Besides, the spectre of a no-deal Brexit has led investors to safe-haven assets like gold and silver. In Indian markets, the price of gold has breached the Rs 40,000 mark (per 10 grammes) while silver rose to Rs 49,050 per kg.
As a result, the demand for precious metals has reduced.
"Only investors who want to book profits later are buying gold now. In fact, the customers are selling gold or recycling old jewellery to make new ornaments," said Dipak Choksi, a showroom owner here.
Jinai Choksi, another jeweller from Surat, said merchants are not buying gold as of now as international prices are not stable. "The demand has reduced due to high prices. Only families with wedding celebrations are opting to buy gold," he said.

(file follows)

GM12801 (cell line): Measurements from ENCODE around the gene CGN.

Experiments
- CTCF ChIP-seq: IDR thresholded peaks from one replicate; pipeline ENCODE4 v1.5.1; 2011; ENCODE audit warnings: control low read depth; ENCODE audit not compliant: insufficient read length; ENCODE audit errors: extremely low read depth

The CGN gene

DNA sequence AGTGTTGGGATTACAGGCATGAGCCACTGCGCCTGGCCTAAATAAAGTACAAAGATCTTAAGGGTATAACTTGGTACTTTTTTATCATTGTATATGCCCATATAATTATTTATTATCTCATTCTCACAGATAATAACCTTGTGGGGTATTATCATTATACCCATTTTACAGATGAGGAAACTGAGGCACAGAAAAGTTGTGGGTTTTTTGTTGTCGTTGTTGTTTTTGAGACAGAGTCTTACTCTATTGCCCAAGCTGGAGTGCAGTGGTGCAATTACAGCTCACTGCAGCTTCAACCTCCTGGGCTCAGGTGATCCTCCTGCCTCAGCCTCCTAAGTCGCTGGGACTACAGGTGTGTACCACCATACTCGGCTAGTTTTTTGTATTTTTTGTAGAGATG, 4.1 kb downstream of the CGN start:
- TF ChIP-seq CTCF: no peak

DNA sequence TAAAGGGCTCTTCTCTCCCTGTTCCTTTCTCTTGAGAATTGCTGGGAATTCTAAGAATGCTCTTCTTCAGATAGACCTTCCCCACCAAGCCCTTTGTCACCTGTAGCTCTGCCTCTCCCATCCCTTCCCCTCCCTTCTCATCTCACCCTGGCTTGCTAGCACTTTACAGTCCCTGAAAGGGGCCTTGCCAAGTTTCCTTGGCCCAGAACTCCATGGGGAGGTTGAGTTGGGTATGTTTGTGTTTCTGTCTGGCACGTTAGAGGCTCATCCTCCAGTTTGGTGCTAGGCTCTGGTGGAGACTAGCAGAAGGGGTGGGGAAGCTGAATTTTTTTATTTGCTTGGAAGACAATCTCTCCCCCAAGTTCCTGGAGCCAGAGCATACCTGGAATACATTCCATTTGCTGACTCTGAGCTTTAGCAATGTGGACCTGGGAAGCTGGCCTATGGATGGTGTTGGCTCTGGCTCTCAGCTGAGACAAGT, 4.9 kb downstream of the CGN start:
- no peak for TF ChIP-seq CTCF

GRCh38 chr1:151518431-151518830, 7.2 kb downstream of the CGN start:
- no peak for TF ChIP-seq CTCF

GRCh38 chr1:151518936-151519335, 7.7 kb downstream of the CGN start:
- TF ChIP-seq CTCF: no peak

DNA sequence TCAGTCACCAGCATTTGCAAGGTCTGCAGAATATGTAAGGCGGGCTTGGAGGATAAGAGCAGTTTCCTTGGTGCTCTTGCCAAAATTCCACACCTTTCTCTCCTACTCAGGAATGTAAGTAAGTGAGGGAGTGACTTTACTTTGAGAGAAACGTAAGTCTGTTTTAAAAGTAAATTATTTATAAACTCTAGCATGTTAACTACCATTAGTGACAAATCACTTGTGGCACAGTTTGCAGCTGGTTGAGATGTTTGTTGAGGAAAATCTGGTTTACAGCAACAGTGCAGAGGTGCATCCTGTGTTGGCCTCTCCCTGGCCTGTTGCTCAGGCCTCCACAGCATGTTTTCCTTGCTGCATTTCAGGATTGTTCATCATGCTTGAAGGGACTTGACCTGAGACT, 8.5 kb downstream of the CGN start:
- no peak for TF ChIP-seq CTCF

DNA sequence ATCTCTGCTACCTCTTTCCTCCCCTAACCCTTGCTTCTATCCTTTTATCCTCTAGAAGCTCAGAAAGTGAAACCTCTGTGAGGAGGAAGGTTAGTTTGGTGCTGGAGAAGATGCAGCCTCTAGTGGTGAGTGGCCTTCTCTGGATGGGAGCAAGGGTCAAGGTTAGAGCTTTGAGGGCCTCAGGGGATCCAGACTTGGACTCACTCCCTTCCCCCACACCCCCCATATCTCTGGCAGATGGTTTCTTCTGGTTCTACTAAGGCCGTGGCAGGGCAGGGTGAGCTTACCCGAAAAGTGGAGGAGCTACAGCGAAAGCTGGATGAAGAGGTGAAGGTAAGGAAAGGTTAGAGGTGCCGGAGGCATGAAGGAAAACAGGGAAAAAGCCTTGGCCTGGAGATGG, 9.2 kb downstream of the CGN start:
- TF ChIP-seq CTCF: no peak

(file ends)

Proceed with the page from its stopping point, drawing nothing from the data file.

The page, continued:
Traders say that gold buying by many central banks across the globe has also supported the prices as financial institutions seek to diversify their holdings. The yellow metal is considered as a financial instrument that does not erode in valuation during periods of economic turbulence.
The prices of yellow metal scaled a fresh six-year high earlier this week as the latest tit-for-tat trade tariffs by the United States and China battered global equities and boosted demand for safe-haven assets.
Spot gold jumped 0.9 per cent to 1,539.70 dollars per ounce.
India is one of the largest consumers of gold, buying 760.4 tonnes in 2018, according to data compiled by the World Gold Council.
|Gold rate in india |
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